People For the American Way

Trump Judge Reverses Decision Ruling that Individual Received Constitutionally Ineffective Assistance of Counsel Because of a Clear Conflict of Interest: Confirmed Judges, Confirmed Fears

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Trump Judge Reverses Decision Ruling that Individual Received Constitutionally Ineffective Assistance of Counsel Because of a Clear Conflict of Interest:  Confirmed Judges, Confirmed Fears

Confirmed Judges, Confirmed Fears” is a blog series documenting the harmful impact of President Trump’s judges on Americans’ rights and liberties. Cases in the series can be found by issue and by judge at this link.

 

Trump Ninth Circuit judge Bridget Bade reversed a district court decision that ruled that the conviction of a man was improper because he received ineffective assistance of counsel as a result of a clear conflict of interest. The July 2021 decision was in Noguera v Davis.

In 1983, William Noguera, who was just over 18 and had no prior convictions, was arrested, convicted, and sentenced to death in connection with the killing of his girlfriend’s mother. In considering a petition for post-conviction relief, a federal district judge found clear evidence that Noguera received constitutionally defective assistance of counsel, both at trial and the penalty phase, due primarily to his attorney Lorenzo Pereyda’s serious conflicts of interest. Specifically, Noguera’s mother hired and paid for Pereyda, who had represented her in divorce proceedings, to represent Noguera and, as she later admitted, instructed Pereyda “not to bring out” any “family problems or anything about Billy which would embarrass” her, and he agreed.

Accordingly, with respect to both the guilt and the penalty phase, Pereyda did not investigate or bring out anything relating to Noguera’s mental health, substance abuse, or possible abuse as a child. He also did not explore the issue of motive or consider a plea bargain, which would have required Noguera to admit to some involvement in the killing.  Although the state supreme court had previously rejected Noguera’s claims, the federal district court found that “[c]learly, Mr. Pereyda could not simultaneously act in the best interests of both clients” – Noguera and his mother – and that Noguera accordingly received constitutionally ineffective assistance of counsel at both the guilt and penalty phases of his trial. The state appealed to the Ninth Circuit.

Although all three judges agreed with the district court as to the penalty phase, Trump judge Bade wrote a 2-1 decision that reversed the district court’s holding at the guilt phase of Noguera’s trial, so that his conviction will stand. Bade maintained that there was “no evidence” that was sufficient to show that the conflicts of interest involving his mother “adversely affected” Noguera’s representation, primarily because an affidavit by Pereyda “did not connect” the defense strategy decisions that even he admitted were questionable to the conflict of interest and the influence of Noguera’s mother. The state court decision to reject Noguera’s claims was thus “not unreasonable,” Bade concluded, and his conviction should stand.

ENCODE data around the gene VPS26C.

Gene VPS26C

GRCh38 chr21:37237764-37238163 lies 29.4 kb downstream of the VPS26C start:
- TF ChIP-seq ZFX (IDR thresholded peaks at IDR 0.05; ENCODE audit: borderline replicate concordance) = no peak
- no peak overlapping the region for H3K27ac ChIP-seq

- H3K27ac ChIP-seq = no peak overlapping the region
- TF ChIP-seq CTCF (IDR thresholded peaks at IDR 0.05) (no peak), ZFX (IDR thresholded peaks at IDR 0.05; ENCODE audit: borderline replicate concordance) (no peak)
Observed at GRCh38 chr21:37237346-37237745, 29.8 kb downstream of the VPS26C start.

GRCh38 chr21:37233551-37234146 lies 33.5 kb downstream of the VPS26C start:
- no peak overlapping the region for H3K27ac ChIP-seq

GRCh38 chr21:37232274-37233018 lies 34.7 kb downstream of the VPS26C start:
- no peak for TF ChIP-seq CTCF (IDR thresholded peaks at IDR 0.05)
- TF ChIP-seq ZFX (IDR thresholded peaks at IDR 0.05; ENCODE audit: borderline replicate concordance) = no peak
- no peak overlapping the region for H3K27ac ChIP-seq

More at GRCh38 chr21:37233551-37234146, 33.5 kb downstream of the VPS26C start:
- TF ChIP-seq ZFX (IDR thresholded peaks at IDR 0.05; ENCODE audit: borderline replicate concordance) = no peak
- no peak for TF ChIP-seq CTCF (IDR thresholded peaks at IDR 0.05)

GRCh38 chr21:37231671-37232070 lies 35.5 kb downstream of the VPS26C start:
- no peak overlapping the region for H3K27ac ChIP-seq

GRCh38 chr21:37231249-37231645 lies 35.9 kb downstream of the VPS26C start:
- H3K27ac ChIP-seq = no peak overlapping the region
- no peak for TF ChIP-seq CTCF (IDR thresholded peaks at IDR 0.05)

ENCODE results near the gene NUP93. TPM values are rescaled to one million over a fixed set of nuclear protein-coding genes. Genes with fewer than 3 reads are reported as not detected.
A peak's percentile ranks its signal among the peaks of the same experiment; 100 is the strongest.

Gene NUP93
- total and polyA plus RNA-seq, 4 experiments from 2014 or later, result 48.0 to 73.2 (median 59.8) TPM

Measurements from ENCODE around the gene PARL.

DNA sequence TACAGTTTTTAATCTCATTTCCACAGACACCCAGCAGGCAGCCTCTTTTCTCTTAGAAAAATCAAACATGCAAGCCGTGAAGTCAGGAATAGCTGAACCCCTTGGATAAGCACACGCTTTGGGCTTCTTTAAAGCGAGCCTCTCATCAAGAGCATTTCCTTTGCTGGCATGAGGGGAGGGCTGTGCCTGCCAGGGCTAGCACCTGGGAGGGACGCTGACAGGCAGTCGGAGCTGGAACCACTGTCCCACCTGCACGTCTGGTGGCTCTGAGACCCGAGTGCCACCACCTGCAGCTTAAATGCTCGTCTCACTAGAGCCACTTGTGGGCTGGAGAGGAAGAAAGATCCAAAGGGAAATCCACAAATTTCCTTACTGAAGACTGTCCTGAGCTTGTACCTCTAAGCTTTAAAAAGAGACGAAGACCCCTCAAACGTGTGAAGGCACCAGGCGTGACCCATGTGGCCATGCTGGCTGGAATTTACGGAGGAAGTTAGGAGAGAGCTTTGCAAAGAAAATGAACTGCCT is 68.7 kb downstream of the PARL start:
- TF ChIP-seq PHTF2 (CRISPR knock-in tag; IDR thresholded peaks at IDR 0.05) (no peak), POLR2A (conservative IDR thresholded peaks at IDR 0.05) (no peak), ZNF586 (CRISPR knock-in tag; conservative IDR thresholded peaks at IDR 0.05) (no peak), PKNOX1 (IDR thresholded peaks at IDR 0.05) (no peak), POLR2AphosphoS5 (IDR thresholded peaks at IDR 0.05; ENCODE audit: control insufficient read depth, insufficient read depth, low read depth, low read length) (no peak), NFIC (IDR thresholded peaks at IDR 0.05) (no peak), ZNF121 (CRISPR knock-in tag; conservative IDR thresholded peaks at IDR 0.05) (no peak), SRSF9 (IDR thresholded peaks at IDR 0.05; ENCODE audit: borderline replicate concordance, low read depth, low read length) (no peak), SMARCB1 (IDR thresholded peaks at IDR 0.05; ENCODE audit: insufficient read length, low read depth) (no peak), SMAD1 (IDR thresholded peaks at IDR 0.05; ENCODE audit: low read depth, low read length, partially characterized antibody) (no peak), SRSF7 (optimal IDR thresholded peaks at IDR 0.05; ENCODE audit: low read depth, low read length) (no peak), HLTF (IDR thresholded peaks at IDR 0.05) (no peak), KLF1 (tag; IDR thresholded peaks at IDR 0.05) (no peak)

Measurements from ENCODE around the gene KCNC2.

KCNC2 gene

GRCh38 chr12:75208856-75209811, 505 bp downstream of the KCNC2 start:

Chief Judge Sidney Thomas firmly dissented, concluding that the record was clear that Pereyda’s “actual conflict of interest” in fact “adversely affected his performance” so that Noguera got “constitutionally ineffective assistance” of counsel at the guilt phase. Thomas recounted that the Supreme Court has clearly held that this is true where “basic strategy” decisions of a lawyer are “influenced” by the third party “who hired him.”  He recited in detail the facts summarized above that show that Pereyda’s performance was “adversely affected” by the conflict because he “did not pursue plausible alternative strategies that would have revealed embarrassing information” about Noguera’s mother and her family, as she instructed. There is no requirement that an attorney like Pereyda must specifically admit that a conflict of interest adversely affected his representation, and Thomas explained that the record, including statements by Nogeura’s mother, proved that it did. In fact, Thomas pointed out, “[n]o part” of Pereyda’s affidavit “conflicts” with the mother’s clear statements that she made sure that Pereyda would not pursue any defenses that could embarrass her or her family, and Pereyda did state that “none of his strategic decisions” were based on any experience or knowledge about litigation in cases involving a possible death penalty, and this was in fact Pereyda’s “first capital case.”

As Thomas wrote, this case “demonstrates how a conflict of interest can permeate an entire representation” and “result in serious errors” that “bleed into both the guilt and he penalty phases of a capital trial.” As a result of Trump judge Bade’s decision, however, although William Noguera will receive a new hearing on whether he should be put to death, his conviction and extended imprisonment will stand despite the ineffective assistance of counsel he received due to a conflict of interest. The case is yet another example of Trump judges failing to respect and enforce the constitutional right to effective assistance of counsel in criminal cases, and illustrates the importance of President Biden nominating and the Senate confirming judges who will respect that important right.